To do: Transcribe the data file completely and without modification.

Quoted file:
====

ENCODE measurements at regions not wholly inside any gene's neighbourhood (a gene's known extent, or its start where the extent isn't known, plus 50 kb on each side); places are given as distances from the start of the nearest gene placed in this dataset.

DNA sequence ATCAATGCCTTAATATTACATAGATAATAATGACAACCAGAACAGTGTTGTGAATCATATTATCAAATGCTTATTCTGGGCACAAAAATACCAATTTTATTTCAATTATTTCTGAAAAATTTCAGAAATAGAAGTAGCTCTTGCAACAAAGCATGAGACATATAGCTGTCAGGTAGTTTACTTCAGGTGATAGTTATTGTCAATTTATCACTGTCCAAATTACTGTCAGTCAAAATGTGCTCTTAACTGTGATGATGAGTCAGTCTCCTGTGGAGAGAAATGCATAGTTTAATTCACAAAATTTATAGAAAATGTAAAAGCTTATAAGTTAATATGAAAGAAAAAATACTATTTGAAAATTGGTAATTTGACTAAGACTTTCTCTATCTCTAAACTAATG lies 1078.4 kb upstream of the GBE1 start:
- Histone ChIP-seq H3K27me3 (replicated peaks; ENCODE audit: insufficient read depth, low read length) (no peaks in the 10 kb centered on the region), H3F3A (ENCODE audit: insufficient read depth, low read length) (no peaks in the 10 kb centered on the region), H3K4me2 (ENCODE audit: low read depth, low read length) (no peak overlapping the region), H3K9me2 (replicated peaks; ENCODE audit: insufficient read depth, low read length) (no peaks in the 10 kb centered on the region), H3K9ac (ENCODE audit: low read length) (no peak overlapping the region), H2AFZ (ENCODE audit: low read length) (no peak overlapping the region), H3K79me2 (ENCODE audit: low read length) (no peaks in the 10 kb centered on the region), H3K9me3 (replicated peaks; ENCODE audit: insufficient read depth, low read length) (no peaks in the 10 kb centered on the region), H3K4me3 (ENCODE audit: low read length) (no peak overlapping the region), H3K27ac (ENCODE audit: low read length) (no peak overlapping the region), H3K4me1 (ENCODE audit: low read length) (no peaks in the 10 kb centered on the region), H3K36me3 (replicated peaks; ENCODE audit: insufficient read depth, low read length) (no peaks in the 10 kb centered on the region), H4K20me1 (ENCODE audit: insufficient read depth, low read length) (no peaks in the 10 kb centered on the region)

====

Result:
ENCODE measurements at regions not wholly inside any gene's neighbourhood (a gene's known extent, or its start where the extent isn't known, plus 50 kb on each side); places are given as distances from the start of the nearest gene placed in this dataset.

DNA sequence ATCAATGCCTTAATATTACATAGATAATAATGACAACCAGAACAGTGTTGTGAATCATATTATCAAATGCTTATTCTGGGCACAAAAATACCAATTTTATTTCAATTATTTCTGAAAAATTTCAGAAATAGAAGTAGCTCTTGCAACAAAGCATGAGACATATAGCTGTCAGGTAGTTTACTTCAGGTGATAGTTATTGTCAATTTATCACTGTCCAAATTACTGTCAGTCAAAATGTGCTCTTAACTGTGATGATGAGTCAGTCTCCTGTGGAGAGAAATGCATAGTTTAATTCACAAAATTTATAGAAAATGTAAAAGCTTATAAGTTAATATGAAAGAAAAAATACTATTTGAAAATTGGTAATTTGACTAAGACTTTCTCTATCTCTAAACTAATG lies 1078.4 kb upstream of the GBE1 start:
- Histone ChIP-seq H3K27me3 (replicated peaks; ENCODE audit: insufficient read depth, low read length) (no peaks in the 10 kb centered on the region), H3F3A (ENCODE audit: insufficient read depth, low read length) (no peaks in the 10 kb centered on the region), H3K4me2 (ENCODE audit: low read depth, low read length) (no peak overlapping the region), H3K9me2 (replicated peaks; ENCODE audit: insufficient read depth, low read length) (no peaks in the 10 kb centered on the region), H3K9ac (ENCODE audit: low read length) (no peak overlapping the region), H2AFZ (ENCODE audit: low read length) (no peak overlapping the region), H3K79me2 (ENCODE audit: low read length) (no peaks in the 10 kb centered on the region), H3K9me3 (replicated peaks; ENCODE audit: insufficient read depth, low read length) (no peaks in the 10 kb centered on the region), H3K4me3 (ENCODE audit: low read length) (no peak overlapping the region), H3K27ac (ENCODE audit: low read length) (no peak overlapping the region), H3K4me1 (ENCODE audit: low read length) (no peaks in the 10 kb centered on the region), H3K36me3 (replicated peaks; ENCODE audit: insufficient read depth, low read length) (no peaks in the 10 kb centered on the region), H4K20me1 (ENCODE audit: insufficient read depth, low read length) (no peaks in the 10 kb centered on the region)